The Chest Muscles

The Chest Muscles


Sports related chest injuries are fairly uncommon, but it is important to keep in mind that life threatening situations can occur during high impact collisions with another player, or an object, either stationary or moving(usually blunt trauma as opposed to penetrating). The mechanism of injury, as always, must be considered on assessment, and symptoms should be monitored. A pulled chest muscle can feel similar to medical issues with the heart or lungs, with symptoms including dyspnoea, shock, haemoptysis, irregular pulse, decreased breath sounds, distended neck veins and tracheal deviation. It is imperative, therefore that such symptoms are assessed and monitored, and a doctor should be seen if any of the following apply:-

 • Fast/ laboured breathing

 • pain that gets worse with time/ doesn’t respond to pain medication

 • severe pain or numbness that lasts more than 1 hour

 • difficulty moving 

• weakness or lethargy

 • redness or inflammation of the affected area 

• a "popping" sound when the injury occurs


 The most common chest injury is a muscle strain due to overstretching or tearing of the muscle, which will cause sudden, sharp pain. This is generally a minor injury, however, usually healing within days or weeks. The intercostal muscles which sit between the ribs are the most commonly affected.They stabilise the rib cage and assist with breathing. 


 • Heavy lifting due to sport or occupation

 • sports injuries from overstretching, muscle fatigue, or repetitive and forceful movements

 • contact injuries

 • insufficient warmup before exercise 

• poor flexibility 

• twisting the torso beyond its normal range

 • reaching overhead for extended periods 

• overuse of the muscles 

• chronic poor posture 

• falling 

• severe persistent coughing 


• increased pain with movement of the chest or upper spine • pain gets worse with deep breathing, coughing, sneezing 

• tenderness within the chest wall 

• upper back pain 

Muscle strain is graded according to severity:-

GRADE 1 (mild damage): less than 5% of individual muscle fibres are damaged, with minimalloss of strength and movement. Recovery usually takes between 2 and 3 weeks. 

GRADE 2 (moderate damage): more of the individual muscle fibres are damaged, but the muscle is only partially torn, resulting in significant loss of strength and movement. The injury may take 2 - 3 months to heal fully. 

GRADE 3 (complete tear of the muscle):sometimes surgery may be required to reattach the damaged muscle. 


 Treatment depends on the severity or grade of the injury involve a combination of the following:- 

• Rest - Avoid strenuous activity to help aid recovery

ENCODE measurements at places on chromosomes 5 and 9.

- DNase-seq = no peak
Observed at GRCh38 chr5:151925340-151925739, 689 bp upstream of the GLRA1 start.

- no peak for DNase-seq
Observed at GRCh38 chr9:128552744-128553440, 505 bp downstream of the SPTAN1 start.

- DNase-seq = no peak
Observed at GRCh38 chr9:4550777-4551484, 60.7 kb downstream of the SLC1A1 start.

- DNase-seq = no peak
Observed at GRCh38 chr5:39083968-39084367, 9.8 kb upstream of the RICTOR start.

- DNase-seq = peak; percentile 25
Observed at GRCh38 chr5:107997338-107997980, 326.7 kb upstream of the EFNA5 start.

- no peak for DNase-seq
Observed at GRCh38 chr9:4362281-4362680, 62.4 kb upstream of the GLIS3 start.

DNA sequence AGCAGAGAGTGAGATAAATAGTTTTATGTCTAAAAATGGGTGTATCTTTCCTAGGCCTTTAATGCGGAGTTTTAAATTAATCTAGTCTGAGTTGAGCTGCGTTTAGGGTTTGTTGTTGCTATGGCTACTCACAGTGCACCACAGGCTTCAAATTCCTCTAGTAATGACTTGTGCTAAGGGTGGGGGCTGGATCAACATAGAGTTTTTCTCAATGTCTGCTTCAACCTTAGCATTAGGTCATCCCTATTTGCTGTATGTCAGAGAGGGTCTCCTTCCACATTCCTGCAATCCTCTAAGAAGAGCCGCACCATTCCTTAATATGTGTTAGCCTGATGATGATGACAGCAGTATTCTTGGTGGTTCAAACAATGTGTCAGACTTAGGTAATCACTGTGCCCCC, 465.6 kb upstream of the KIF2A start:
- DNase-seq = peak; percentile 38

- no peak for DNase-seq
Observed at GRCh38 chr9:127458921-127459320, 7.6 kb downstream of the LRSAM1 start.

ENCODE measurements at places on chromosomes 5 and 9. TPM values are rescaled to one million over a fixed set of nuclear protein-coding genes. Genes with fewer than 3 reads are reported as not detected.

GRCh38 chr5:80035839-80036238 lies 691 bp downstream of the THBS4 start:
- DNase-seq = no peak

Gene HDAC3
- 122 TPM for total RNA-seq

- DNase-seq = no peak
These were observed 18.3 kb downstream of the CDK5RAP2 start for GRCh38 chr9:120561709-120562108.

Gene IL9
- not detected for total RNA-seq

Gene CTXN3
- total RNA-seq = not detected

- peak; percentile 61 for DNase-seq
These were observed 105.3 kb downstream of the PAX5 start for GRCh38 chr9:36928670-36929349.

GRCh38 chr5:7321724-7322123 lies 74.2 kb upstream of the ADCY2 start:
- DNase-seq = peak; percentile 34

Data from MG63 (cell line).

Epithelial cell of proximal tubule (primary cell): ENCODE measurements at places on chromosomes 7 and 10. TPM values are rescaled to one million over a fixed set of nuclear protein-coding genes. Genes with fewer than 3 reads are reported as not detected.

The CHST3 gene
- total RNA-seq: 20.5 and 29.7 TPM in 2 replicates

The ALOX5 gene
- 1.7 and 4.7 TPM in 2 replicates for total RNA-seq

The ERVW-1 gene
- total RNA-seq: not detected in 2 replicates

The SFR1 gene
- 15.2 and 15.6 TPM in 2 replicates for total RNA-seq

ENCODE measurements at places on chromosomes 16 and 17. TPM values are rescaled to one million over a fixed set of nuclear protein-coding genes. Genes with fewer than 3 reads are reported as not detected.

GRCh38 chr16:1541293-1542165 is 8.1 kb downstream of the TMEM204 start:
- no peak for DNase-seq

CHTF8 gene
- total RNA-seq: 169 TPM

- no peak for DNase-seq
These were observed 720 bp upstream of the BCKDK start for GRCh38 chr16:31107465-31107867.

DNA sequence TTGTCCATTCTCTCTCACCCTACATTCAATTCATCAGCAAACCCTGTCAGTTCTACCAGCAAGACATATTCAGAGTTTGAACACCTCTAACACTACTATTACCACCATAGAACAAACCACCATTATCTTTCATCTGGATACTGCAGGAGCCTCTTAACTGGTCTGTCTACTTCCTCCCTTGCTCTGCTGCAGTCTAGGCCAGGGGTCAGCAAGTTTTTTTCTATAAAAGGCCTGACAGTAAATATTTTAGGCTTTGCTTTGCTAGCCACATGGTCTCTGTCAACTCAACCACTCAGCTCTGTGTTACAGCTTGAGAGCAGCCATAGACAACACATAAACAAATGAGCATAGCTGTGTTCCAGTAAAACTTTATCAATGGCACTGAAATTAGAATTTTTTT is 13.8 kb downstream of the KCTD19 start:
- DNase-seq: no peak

• Ice - apply ice pack to the affected area for up to 20 minutes several times a day

 • Compression - Wrap a compression bandage around the torso 

• Elevation - sit upright and use extra pillows when sleeping to keep the chest elevated The RICE principle should be used 24–48 hours following the injury.

 • Pain/anti-inflammatory medication eg ibuprofen (in more severe cases muscle relaxants can be prescribed)

 • cough medicine if the strain is due to a persistent cough 

• Surgery – if the muscle strain is a grade 


 The pectoralis major muscle is a large muscle at the front of the chest which:-

 • rotates the arm inwards

 • pulls the arm across the body (adduction) 

• pulls the arm downwards from above the head(flexion into extension) 

• pulls the arm upwards from the side(abduction)

 The tendon attachment to the arm bone is a weak spot, prone to strains causing pain and inflammation around the front of the shoulder, sometimes with a visible change in appearance. This type of strain is more common in weight training, especially when performing a bench press. 


 • sudden sharp pain at the front of the upper arm near the shoulder

 • rapid swelling of the front of the shoulder and upper arm 

• pain gets worsen when the arm is pulled across the front of the chest or rotated inwards against resistance

 • there may be a visible gap or lump in the muscle if the pectoralis ruptures 


Treatment is the same as with the intercostal muscle strain (part 2). R.I.C.E. (rest, ice, compression, elevation) for 48 hours following injury. Ice can be applied for 10 to 15 minutes every hour initially decreasing as symptoms reduce. A grade 3 tear of the tendon will probably require surgery. Sports massage can be introduced after a long rest period when inflammation has subsided. 


 These stretches for the pectoralis major can either be used as a preventive measure or to rebuild strength and flexibility following the acute stage of injury. 

• Behind the Head stretch

– this stretch works the pectoralis major and minor. Stand straight up with your feet close together, your arms bent so your palms are resting against the back of your head. In a slow and controlled motion, push your elbows back as far as you can until you feel a light tension in your shoulders and chest. Return to your starting position. 

• Doorway stretch

- Stand in a doorway, the forearm of one arm resting against the side, your other arm straight down at your side. While maintaining contact of your arm to the side of the doorway, gently turn your body away from that arm. You should feel a light stretching in one side of your chest. Repeat and then switch sides.